It’s beginning to sound a lot like Christmas. Along with the return of beloved holiday songs like White Christmas and Jingle Bell Rock, there’s the inevitable return of festive clunkers that should never have been recorded in the first place. Here’s seven of the worst offenders.
- John Denver: Please Daddy (Don’t Get Drunk this Christmas)
- Jose Feliciano: Feliz Navidad
- Band Aid: Do They Know It’s Christmas?
- Alvin and the Chipmunks: The Christmas Song (Christmas Don’t Be Late)
- Bruce Springsteen: Santa Claus is Coming to Town
- Paul McCartney: Wonderful Christmastime
- Wham!: Last Christmas
John Denver: Please Daddy (Don’t Get Drunk this Christmas)
The late folk-pop singer John Denver reveals too much in this downbeat holiday ditty. Denver folded the song into his 1975 holiday album Rocky Mountain Christmas, right alongside his cheery covers of Silver Bells and Rudolph the Red-Nosed Reindeer. Beyond the mournful lyrics (“You came home a quarter past eleven/Fell down underneath our Christmas tree”), Denver performs the song as though it were a funeral dirge.
Jose Feliciano: Feliz Navidad
Royalties from this irritating song will put Jose Feliciano’s great, great grandchildren through college. Released by the Puerto Rican singer in 1970, Feliz Navidad is traditionally deployed by radio stations to ease into holiday airplay (possibly because most listeners have no idea what it means). Nothing particularly offensive with the song’s message or lyrics; it’s just that Feliciano’s nasal delivery is so chipper, like a resort waiter looking for a tip. It’s also the only holiday song covered by both David Hasselhoff and Dora the Explorer.
Band Aid: Do They Know It’s Christmas?
Be wary of rock stars bearing charitable gifts. This song was penned by peripheral pop figures Bob Geldof and Midge Ure during the 1984 holiday season to raise money for famine victims in Ethiopia. The song enjoyed huge sales around the world and raised more than a hundred-million pounds toward famine relief, but the accompanying music video only enforced the snooty caste system of U.K. pop music. More than 50 pop stars took part in the singalong, but inordinate screen time went to A-listers like Bono, George Michael, Sting, Boy George and Duran Duran frontman Simon Le Bon. Everyone else was background scenery.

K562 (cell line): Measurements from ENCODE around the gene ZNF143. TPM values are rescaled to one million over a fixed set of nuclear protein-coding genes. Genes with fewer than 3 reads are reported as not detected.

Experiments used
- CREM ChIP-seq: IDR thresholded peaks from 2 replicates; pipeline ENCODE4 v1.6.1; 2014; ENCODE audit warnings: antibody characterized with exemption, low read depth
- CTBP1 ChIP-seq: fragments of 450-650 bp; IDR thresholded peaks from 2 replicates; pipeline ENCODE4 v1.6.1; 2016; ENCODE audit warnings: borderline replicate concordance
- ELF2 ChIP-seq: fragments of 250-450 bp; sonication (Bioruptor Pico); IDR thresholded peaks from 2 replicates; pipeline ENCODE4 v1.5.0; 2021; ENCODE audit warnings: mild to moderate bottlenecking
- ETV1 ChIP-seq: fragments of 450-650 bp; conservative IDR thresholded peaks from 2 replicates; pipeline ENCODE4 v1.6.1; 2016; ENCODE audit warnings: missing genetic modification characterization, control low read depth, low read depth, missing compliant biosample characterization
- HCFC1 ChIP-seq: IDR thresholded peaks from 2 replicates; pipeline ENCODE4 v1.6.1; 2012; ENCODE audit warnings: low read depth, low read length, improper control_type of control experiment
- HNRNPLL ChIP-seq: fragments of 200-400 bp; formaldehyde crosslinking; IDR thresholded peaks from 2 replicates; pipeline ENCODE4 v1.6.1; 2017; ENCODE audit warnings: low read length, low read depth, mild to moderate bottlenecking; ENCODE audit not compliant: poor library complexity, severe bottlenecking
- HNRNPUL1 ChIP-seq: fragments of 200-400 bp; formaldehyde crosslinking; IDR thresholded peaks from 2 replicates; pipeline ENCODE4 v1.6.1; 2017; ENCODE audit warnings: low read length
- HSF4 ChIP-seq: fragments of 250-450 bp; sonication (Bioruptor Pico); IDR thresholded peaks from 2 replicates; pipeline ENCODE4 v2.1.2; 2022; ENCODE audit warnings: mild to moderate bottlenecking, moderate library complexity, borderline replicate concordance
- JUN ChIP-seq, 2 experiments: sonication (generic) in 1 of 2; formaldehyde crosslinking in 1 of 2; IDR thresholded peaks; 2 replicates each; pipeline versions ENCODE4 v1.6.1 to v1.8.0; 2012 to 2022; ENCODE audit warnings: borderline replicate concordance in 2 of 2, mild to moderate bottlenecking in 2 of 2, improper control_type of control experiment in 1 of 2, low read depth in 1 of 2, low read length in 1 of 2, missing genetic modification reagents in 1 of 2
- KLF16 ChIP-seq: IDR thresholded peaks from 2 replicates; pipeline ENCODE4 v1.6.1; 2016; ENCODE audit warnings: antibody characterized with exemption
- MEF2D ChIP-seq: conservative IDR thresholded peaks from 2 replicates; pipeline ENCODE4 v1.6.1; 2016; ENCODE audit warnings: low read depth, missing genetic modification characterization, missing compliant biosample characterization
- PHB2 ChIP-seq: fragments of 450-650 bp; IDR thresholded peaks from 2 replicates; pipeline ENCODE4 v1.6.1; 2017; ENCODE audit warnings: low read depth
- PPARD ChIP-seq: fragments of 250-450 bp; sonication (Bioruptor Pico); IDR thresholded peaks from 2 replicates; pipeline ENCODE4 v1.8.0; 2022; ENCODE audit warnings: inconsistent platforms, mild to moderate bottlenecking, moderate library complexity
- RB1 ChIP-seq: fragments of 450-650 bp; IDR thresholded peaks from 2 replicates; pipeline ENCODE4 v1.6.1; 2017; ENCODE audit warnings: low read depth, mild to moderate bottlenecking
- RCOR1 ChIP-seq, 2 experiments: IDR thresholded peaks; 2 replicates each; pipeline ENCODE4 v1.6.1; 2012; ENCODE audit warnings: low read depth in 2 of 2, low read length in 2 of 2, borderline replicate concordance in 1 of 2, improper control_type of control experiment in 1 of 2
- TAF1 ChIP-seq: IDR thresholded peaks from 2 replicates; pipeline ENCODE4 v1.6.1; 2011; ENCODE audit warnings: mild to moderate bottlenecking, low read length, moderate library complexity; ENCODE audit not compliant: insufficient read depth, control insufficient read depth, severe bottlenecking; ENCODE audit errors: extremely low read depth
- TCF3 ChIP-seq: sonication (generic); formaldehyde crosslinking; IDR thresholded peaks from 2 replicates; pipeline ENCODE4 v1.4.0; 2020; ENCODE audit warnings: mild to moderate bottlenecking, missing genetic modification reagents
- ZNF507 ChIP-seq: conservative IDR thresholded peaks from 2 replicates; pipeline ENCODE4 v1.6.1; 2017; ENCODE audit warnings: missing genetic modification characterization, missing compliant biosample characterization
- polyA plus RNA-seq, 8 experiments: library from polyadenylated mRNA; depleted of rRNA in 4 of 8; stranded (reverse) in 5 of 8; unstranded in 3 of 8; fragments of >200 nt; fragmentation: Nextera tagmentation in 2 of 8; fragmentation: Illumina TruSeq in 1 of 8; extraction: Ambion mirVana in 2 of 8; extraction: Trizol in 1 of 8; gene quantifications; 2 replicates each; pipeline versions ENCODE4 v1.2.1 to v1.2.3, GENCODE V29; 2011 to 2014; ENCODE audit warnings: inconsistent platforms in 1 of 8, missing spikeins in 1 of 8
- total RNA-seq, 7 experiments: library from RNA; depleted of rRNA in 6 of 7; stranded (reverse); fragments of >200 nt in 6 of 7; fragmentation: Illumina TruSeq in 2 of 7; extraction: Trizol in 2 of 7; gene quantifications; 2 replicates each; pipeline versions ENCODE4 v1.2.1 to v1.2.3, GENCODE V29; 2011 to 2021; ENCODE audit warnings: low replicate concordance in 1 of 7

Alvin and the Chipmunks: The Christmas Song (Christmas Don’t Be Late)
Curse you, Ross Badgasarian Sr. The Armenian-American music producer and entrepreneur performed and released this novelty single in late 1958 and the song went on to top North American music charts and, incredibly, win three Grammy Awards. Next came the animated kids series, the merchandising and, more recently, the freakishly successful film franchise (Alvin and the Chipmunks 4 is due for release next year). Nothing wrong with a touch of cute during the holiday season, but repeated playings of this song will raise your blood sugar to dangerous levels.
Bruce Springsteen: Santa Claus is Coming to Town
Don’t you hate it when an artist you admire and respect does something painfully uncool? Springsteen performed this song at a Long Island gig back in 1975 and sanctioned its release as a promo single a few years later. Since most rock icons rarely deign to perform holiday music, rock stations have seized upon the song and play it incessantly this time of year. Most unforgivably, The Boss’s sanctioning of the song somehow made it alright for Justin Bieber to release his own version last year.
Paul McCartney: Wonderful Christmastime
From the late, great John Lennon, we got the soulful, moving Happy Xmas (War is Over); from his former Beatle bandmate, we got this synthesizer confection that apparently still earns Sir Paul a boatload of money each holiday season. Weirdly, McCartney recorded the song as a solo effort but filmed the music video with the members of his post-Beatles band Wings. A few weeks after the song’s holiday chart success in 1979, McCartney was busted at a Japanese airport for having eight ounces of marijuana in his luggage and served 10 days in jail.
Wham!: Last Christmas
Holiday music doesn’t get much cheesier than this 1984 song released by the British pop duo known as Wham! The video depicts George Michael and his musical partner Andrew Ridgeley heading out for a sexy ski-chalet weekend with some generic model-types. It’s immediately apparent that Ridgeley’s lady friend was the former squeeze of Michael, who stares at her longingly across the dinner table. Snowball fights ensue, everyone changes Benetton outfits repeatedly and Michael’s bouffant hairstyle remains intact at all times.